Size: 375 ml
ABV: 8 %
There is a most definite morbidity amongst the Belgians. We have already come across and drunk beers known as Judas (#5) and Duvel (#34), and learnt of others called Satan and Lucifer. While there is a certain degree of separation between the modern world and these figures of notoriety, the story behind Blaugies La Moneuse is far more contemporary. The person in question is Antoine-Joseph Moneuse, and the co-owner of Blaugies, Marie-Noelle Pourtois, is convinced that she is his descendant. On further reading I might have kept quiet about this !
A J Moneuse claimed to be a miller and a trader, although most who ran into this unsavoury character would argue this was a euphemistic claim. Moneuse spent most of his career as a coach driver cum highwayman, womaniser, robber and murderer. It was unlikely though that he would become anything but given his family background. His grandfather died in prison while on a fourteen year stretch, and his father was murdered during a fight with a sword. He fell into bad company while driving coaches, and it was inevitable he fell into the highwaymans way of life.
It would be easy to romanticise this character in the style of Dick Turpin, however when you read of his works, it is ever more surprising that somebody named such a great beer after him. Legend has it that when unwitting victims refused to give up the location of their stash, Moneuse and his cronies would burn their feet on the open fire until they confessed. The worst story came from 1795 when Moneuse and twelve other men attacked a hostel killing a couple, their six children and the family doctor. Records of the time reported that the bodies were macerated by both blunt and sharp weapons while the body of a twenty-two month old child was found with the guts ripped out in the arms of her dead sister.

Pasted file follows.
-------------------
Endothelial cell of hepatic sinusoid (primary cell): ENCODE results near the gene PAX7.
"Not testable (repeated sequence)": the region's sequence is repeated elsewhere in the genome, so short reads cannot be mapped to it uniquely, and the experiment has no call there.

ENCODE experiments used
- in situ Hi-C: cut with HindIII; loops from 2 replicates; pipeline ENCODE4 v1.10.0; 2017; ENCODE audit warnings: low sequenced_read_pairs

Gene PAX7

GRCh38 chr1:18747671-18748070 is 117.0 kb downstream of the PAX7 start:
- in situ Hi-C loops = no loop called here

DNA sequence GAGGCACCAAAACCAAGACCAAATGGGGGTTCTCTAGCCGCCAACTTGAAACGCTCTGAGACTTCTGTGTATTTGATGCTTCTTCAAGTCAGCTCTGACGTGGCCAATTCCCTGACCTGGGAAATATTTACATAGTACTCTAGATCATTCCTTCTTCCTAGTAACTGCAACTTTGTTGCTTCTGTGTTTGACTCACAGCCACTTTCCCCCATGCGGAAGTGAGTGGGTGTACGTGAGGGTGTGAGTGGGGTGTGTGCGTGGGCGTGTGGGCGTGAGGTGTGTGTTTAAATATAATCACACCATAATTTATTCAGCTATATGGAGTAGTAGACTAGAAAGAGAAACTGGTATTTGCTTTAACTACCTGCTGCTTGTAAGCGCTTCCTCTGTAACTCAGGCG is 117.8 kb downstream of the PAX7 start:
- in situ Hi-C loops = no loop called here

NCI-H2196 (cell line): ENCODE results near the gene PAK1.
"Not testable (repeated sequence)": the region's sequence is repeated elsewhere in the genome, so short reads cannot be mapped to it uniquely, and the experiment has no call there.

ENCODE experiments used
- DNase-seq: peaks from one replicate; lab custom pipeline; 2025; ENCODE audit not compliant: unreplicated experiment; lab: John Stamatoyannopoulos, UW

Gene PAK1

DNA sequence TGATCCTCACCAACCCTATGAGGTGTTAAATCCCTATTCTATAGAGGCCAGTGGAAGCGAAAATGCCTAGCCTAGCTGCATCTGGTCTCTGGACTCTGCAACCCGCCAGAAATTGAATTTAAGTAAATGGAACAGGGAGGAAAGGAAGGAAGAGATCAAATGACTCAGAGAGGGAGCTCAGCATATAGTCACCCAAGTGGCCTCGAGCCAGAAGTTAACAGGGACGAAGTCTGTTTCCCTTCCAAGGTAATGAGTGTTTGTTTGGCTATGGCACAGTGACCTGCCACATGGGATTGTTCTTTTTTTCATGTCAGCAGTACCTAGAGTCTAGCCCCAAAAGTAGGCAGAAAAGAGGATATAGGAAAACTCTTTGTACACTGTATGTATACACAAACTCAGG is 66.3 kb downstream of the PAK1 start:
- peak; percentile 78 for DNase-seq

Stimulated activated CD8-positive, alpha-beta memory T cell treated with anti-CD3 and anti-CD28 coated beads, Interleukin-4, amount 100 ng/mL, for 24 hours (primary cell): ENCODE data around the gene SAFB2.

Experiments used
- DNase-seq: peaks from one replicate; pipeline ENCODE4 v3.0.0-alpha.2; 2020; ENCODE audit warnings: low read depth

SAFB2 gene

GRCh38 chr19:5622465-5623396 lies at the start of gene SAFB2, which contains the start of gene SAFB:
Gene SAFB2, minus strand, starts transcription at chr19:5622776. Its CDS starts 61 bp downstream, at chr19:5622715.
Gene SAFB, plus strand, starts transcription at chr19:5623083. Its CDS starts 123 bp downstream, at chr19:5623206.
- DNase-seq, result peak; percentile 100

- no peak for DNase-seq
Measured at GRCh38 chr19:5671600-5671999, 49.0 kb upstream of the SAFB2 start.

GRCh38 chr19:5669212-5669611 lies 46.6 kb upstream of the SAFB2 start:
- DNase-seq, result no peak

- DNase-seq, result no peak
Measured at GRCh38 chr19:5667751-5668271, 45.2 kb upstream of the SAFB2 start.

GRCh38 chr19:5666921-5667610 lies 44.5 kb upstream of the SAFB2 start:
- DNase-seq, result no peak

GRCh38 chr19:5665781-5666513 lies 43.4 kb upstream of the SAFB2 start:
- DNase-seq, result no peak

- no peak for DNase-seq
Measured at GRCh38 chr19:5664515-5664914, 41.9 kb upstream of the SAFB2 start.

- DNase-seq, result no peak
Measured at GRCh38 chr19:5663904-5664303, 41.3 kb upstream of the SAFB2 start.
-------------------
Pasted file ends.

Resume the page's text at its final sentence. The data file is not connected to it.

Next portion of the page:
Thankfully Moneuse was eventually caught with a number of his cronies and imprisoned in Asquillies. He was eventually sentenced to death and faced the Guillotine (#61) in June 1798 in the Place de Douai with his accomplices. They were made to wear the shameful red shirts set aside only for murderers and poisoners.
It was with trepidation that I visited the Trois Fourquets in Blaugies for lunch on our last day in Belgium. It was a far more enjoyable experience than the one documented above, ordering local sausages cooked in front of us on the open griddle, and served with a large bottle of La Moneuse. This was as near to an Orval (#37) as I had tasted since, yet more subtle and pronounced in its hoppiness. A truly impressive saison drunk in wonderful surroundings. The beer was a pure pleasure, quite unlike the man it is in honour of.
(Post-Script) – I have done a few brewery taps for lunch in Belgium now, but probably none finer than Blaugies – Its remote but if you get the opportunity do it !
|Address:||Rue de la Frontière
435 Blaugies, 7370
|Phone:||32 (0)65 65 03 60|